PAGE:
Speaking in Tongues

TV review by
Melissa Camacho, Common Sense Media
Speaking in Tongues TV Poster Image
Docu focuses on benefits of multilingual education.

Parents say

No reviews yetAdd your rating

Kids say

No reviews yetAdd your rating

Did this review miss something on diversity?

Research shows a connection between kids' healthy self-esteem and positive, diverse representations in books, TV shows, and movies. Want to help us help them? Suggest a diversity update

A lot or a little?

The parents' guide to what's in this TV show.

Positive Messages

The documentary promotes multilingual immersion education, detailing the many benefits that immersion programs can have for children. Alternative points of view are offered, but they're not explored in depth or -- in some cases -- presented in a particularly positive light.

Positive Role Models & Representations

The students and teachers are a very diverse group.

Drinking, Drugs & Smoking

What parents need to know

Parents need to know that this documentary -- which explores San Francisco’s language immersion education program -- promotes the benefits of a multilingual, multicultural education. It doesn't explore alternative views on the subject in depth, and some material used to illustrate the English-only perspective (mostly brief YouTube video excerpts) doesn't paint that viewpoint in the most positive light. Most kids probably won’t be clamoring to see like this, but teens interested in teaching, languages, and/or travel may be curious about how immersion programs work.

User Reviews

  • Parents say
  • Kids say

There aren't any reviews yet. Be the first to review this title.

There aren't any reviews yet. Be the first to review this title.

What's the story?

SPEAKING IN TONGUES centers on San Francisco's language-immersion school programs, which are considered controversial by some. The film follows four students -- kindergartner Durell Laury, fifth grader Jason Patino, sixth grader Kelly Wong, and eighth grader Julian Enis -- for a year while they attend elementary schools that provide 90 percent of their education in languages such as Cantonese, Mandarin, and Spanish. It also features commentary from multilingual education activist Dr. Ling-chi Wang.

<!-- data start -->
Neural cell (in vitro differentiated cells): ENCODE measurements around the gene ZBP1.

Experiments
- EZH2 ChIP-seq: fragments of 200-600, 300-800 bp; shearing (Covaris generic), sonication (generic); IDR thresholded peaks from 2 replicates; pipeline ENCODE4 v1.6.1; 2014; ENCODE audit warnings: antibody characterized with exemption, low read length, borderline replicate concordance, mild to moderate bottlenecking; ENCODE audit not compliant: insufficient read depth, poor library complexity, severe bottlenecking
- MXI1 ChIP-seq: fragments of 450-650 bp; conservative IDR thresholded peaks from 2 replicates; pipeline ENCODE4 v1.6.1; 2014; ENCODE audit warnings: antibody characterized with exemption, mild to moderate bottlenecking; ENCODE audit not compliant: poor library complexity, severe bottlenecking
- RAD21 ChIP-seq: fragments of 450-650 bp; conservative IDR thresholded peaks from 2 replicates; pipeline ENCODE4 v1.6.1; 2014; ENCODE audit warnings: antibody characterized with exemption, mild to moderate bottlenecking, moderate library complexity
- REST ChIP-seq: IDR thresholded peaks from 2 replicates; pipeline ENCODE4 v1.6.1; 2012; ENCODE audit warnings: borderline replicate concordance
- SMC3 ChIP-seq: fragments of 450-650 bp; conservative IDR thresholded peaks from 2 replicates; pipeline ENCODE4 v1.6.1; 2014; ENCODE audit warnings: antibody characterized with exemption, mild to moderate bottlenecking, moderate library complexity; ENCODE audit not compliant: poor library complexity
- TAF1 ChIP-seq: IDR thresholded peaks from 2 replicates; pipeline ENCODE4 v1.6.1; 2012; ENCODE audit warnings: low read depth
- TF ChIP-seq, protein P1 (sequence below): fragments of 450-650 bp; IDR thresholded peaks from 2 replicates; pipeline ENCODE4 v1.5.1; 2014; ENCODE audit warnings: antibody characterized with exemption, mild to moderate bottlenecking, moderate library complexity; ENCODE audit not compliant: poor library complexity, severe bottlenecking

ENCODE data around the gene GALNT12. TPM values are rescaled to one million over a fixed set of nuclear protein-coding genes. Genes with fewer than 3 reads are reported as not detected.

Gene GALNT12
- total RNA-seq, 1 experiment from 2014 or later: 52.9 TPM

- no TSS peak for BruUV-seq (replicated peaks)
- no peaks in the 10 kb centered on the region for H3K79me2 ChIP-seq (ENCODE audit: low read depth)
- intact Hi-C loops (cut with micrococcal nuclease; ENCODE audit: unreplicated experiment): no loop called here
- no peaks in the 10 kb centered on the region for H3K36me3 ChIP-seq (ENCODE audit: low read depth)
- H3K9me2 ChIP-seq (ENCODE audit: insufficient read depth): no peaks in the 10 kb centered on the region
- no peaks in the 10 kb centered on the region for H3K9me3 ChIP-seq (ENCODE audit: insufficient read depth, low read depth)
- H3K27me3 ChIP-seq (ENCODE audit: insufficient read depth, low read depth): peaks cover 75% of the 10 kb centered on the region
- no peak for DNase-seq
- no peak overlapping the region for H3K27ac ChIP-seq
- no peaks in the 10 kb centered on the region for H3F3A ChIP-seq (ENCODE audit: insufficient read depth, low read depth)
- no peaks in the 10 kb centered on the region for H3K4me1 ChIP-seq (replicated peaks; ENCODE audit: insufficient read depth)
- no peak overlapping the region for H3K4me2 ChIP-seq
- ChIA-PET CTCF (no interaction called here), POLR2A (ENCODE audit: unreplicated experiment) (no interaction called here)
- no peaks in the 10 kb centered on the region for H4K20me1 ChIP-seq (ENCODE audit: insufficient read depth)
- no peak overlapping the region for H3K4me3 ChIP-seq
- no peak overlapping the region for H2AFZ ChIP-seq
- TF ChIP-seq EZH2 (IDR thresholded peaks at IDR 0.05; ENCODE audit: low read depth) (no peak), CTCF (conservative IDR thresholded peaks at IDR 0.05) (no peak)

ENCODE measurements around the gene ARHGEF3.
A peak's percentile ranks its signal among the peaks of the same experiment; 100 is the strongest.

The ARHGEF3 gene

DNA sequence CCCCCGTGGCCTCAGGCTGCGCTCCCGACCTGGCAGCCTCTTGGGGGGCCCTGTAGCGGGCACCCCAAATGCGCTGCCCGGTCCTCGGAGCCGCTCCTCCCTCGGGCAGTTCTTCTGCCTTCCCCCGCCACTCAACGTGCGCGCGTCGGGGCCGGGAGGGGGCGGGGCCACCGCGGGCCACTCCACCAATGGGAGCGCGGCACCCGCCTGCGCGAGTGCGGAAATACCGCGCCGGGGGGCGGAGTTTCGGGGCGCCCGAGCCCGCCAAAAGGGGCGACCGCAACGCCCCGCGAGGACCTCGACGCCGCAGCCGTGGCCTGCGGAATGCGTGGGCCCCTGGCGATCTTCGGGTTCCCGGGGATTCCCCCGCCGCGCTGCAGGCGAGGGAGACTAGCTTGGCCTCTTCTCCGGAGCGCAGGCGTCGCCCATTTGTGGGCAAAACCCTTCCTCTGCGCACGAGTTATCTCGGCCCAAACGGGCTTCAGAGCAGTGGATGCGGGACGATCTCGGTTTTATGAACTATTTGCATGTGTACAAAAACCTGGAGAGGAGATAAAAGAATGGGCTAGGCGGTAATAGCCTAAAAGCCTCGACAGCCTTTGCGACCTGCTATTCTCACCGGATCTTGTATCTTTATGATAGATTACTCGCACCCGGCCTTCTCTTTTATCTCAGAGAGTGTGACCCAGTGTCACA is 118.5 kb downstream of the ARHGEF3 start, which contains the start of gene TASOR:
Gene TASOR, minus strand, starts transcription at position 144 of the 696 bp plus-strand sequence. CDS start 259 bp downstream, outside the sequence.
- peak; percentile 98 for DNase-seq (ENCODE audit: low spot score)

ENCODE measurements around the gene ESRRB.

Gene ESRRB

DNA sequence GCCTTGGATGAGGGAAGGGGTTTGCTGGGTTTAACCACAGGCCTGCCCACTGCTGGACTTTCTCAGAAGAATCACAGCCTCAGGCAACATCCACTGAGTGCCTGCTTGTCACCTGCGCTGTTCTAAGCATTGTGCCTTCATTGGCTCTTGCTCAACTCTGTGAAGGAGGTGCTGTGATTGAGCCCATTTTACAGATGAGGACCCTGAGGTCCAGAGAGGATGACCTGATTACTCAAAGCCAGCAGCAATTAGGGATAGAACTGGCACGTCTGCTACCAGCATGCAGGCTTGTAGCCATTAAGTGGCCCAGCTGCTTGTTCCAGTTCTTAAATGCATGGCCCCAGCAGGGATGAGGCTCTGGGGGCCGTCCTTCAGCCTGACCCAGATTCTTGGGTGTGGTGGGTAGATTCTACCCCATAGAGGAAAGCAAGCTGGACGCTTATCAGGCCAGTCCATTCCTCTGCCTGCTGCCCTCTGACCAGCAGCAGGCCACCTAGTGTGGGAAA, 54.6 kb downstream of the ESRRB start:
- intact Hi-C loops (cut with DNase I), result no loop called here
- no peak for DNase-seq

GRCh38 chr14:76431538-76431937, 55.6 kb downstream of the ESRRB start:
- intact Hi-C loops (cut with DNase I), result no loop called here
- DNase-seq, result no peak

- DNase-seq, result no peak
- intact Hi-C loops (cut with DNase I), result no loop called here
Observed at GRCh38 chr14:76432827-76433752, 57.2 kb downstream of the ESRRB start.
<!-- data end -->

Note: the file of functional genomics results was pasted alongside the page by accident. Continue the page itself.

Is it any good?

This informative documentary focuses on the benefits of immersing children in foreign languages, including better English language and math skills, high test scores, and the chance to become global citizens (participation also offers some students the opportunity to hold on to their first language while developing strong English language skills). The film also points out that multilingual students have potential advantages in the future -- like getting into good schools, finding better jobs, and staying competitive in a global economy.

While Speaking in Tongues underscores the immersion program's successes, it doesn't spend much time exploring existing arguments against immersion curriculum (including lack of funding and English-only legislation) in depth. As a result, it sometimes feels like an extended infomercial for immersion. But it does offer an interesting look at what immersion education is all about and what it seeks to accomplish.

Talk to your kids about ...

  • Families can talk about being multilingual. What are the benefits of knowing more than one language? Are there any drawbacks? What are some of the arguments in favor and against bilingual education?

  • What perspective does this movie take on its main subject? Is it OK for documentaries to have an opinon, or should they be objective?

TV details

Our editors recommend

For kids who love true stories

Common Sense Media's unbiased ratings are created by expert reviewers and aren't influenced by the product's creators or by any of our funders, affiliates, or partners.

See how we rate

Streaming options powered by JustWatch

About these links

Common Sense Media, a nonprofit organization, earns a small affiliate fee from Amazon or iTunes when you use our links to make a purchase. Thank you for your support.

Read more

Our ratings are based on child development best practices. We display the minimum age for which content is developmentally appropriate. The star rating reflects overall quality.

Learn how we rate